Thursday, Aug. 25, 2016 12:22 am
Bradley’s TV ad reminiscent of ‘Willie Horton’ ad
For the most part, House Democrats kept their members who are targeted for defeat by Republicans off those bills. The move was both defensive (to prevent their incumbents who represent tight districts from accusations that they are “soft on criminals”), and, as it turns out, offensive.
“In southern Illinois, we value the safety of our neighbors, friends and families,” begins a recent TV ad by Rep. John Bradley (D-Marion). “So why would anyone want to weaken penalties for dangerous criminals? Dave Severin’s biggest supporter wants to let 25 percent of the state’s prisoners loose into our communities.”
Severin’s “biggest supporter” is obviously Rauner, via his massive $11 million in contributions to the Illinois Republican Party so far this cycle. The state party has funneled much of that cash ($5.9 million as of last week) to the House Republican Organization, according to numbers compiled by Scott Kennedy at Illinois Election Data. Bradley’s opponent Severin reported raising just $9,335 in the second quarter, but HRO has been running ads on his behalf since early June.
So, the Severin campaign’s recent denial that its “biggest supporter” (which it claims is actually HRO) has no such position on releasing prisoners is nonsense. But its claim that Bradley’s ad is reminiscent of the infamous 1988 “Willie Horton” advertisement is pretty close to being true. Horton, you will recall, was given a weekend furlough from a Massachusetts prison and didn’t come back. In the meantime, he committed murder, armed robbery and rape. The Democratic presidential nominee in 1988 was Michael Dukakis who was governor at the time of Horton’s escape. He supported the furlough program and was ultimately blamed for Horton’s rampage in a devastating ad that benefited President George H.W. Bush.
Unlike the Horton spot, Bradley’s ad doesn’t mention any specific crimes committed by released prisoners. But there was hope in some circles that these sorts of ads would become a thing of the past in Illinois. A newspaper op-ed co-written by Sen. Kwame Raoul earlier this year cited poll results showing 74 percent of Illinoisans believe our criminal justice system is “broken.”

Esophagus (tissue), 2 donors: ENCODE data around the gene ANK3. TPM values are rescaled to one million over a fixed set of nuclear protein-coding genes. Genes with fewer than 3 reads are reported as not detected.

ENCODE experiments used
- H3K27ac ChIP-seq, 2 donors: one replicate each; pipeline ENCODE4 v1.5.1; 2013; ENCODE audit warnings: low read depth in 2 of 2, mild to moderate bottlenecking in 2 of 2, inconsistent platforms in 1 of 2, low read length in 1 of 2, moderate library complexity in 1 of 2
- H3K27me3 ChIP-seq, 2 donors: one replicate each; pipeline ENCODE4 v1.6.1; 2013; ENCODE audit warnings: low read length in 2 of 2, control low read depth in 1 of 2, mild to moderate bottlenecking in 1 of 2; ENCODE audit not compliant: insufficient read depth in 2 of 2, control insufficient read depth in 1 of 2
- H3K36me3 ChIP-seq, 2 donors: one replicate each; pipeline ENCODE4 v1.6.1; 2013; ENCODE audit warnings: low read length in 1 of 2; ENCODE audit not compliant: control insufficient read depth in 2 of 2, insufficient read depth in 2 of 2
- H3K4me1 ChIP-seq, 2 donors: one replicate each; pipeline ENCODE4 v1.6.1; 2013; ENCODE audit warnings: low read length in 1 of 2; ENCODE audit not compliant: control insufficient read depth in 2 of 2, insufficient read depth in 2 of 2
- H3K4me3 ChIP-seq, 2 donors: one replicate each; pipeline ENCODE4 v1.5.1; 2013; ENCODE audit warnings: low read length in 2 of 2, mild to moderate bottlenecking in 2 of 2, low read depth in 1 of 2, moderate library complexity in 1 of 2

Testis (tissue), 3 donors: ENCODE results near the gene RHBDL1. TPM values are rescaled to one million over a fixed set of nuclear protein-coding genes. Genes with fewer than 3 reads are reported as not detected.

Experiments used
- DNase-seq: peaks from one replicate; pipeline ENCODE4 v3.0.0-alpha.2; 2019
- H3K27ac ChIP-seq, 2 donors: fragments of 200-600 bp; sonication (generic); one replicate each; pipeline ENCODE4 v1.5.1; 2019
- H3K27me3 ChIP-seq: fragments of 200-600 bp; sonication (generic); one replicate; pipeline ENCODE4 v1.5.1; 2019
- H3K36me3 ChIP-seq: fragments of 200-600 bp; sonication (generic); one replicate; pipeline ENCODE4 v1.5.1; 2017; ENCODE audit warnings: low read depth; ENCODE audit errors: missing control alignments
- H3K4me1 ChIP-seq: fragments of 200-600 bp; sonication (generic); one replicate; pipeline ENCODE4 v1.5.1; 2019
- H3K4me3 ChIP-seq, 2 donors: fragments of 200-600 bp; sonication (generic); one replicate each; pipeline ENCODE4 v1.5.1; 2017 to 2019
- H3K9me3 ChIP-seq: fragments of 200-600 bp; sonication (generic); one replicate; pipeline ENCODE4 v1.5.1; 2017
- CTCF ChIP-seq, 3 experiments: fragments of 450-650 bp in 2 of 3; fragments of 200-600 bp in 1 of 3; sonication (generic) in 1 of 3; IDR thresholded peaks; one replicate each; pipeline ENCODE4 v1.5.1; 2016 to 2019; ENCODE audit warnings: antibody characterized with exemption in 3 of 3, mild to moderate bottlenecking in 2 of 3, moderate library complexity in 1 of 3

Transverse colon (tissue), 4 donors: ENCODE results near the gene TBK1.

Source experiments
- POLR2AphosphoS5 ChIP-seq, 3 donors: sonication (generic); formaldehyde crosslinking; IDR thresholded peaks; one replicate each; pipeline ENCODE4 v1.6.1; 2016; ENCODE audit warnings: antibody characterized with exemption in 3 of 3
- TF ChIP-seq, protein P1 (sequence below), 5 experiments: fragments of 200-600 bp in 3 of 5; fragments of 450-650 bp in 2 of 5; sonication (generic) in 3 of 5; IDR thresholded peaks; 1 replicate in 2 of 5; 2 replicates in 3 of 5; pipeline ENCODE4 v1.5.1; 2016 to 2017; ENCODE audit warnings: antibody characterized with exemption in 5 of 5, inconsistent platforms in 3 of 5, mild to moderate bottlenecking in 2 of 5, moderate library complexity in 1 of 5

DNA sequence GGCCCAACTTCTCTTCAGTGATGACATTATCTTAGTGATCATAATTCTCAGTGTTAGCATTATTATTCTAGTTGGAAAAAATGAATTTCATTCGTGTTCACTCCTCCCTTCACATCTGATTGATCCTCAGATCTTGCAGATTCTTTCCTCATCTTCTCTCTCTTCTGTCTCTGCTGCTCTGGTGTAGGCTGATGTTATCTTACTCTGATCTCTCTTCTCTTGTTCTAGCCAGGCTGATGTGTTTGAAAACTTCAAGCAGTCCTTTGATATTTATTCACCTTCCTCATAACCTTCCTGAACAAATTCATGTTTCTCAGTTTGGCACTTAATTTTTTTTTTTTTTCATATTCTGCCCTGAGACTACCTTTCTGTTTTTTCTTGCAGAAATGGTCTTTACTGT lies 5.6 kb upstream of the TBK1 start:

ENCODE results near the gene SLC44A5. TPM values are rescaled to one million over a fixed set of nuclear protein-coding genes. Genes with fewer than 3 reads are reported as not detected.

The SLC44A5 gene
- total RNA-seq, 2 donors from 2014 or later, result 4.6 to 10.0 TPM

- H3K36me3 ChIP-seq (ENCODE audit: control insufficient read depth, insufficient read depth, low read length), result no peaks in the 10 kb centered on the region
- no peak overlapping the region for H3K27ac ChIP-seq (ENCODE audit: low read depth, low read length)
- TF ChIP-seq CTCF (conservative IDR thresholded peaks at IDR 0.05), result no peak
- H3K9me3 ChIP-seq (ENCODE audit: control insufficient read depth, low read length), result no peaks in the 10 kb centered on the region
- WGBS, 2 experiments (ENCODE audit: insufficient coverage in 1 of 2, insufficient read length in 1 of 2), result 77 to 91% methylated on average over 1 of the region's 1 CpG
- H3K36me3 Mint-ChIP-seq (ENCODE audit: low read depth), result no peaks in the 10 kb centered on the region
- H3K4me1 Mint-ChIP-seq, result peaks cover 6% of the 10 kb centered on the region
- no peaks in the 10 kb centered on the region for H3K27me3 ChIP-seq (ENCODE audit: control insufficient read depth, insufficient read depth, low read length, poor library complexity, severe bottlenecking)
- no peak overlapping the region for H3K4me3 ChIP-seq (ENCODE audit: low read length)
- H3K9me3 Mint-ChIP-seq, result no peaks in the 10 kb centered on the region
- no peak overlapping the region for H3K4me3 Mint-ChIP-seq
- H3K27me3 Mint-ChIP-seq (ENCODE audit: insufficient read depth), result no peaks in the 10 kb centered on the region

“While some have questioned whether Governor Rauner’s goal to reduce incarceration by 25 percent is politically achievable,” Sen. Raoul wrote, “it turns out that the voters actually support far-reaching policies that can make a real difference in reducing the number of persons held in Illinois’ prisons.”
Indeed, another poll conducted recently for the Rauner-allied Illinois Policy Institute found that 56 percent of Illinoisans believe that the criminal justice system is “unfair.” And more than 80 percent said politicians should support criminal-justice reforms “such as community supervision, mandatory drug testing and treatment programs – instead of prison – that reduce the likelihood the offender would commit a new crime.”
“A generation of candidates for public office have come of age worried about being the subject of a ‘Willie Horton’ advertisement,” Raoul wrote in that March 15th op-ed with Republican state Sen. Karen McConnaughay. “Now it seems that we have public support, political agreement and momentum on our side to fix our broken criminal justice system.”
So, if this TV barrage is successful, will it halt the governor’s policy momentum?
Sen. Raoul told me last week he hoped it wouldn’t. But, he warned, it “ain’t going to be easy” to pass more comprehensive legislation as it is, so he’s worried about the potential impact.
Incumbents who are targeted for defeat are rarely part of a controversial “solution” in Springfield – and Rep. Bradley has most definitely become a target since Rauner’s election. The heavy lifting at the Statehouse is usually done by those who don’t have to worry too much about electoral opposition. Rauner’s vast cash reserves can help comfort wary Republicans, and it’s highly doubtful that “safe” Democrats will ever draw a primary opponent over an issue like this.
Political organizations always use what works best in campaigns and this issue apparently polls well enough to include it in a TV spot, so that just might give some folks pause if Bradley wins and the issue is successfully deployed in other legislative campaigns. Let’s hope not.
Rich Miller also publishes Capitol Fax, a daily political newsletter, and CapitolFax.com.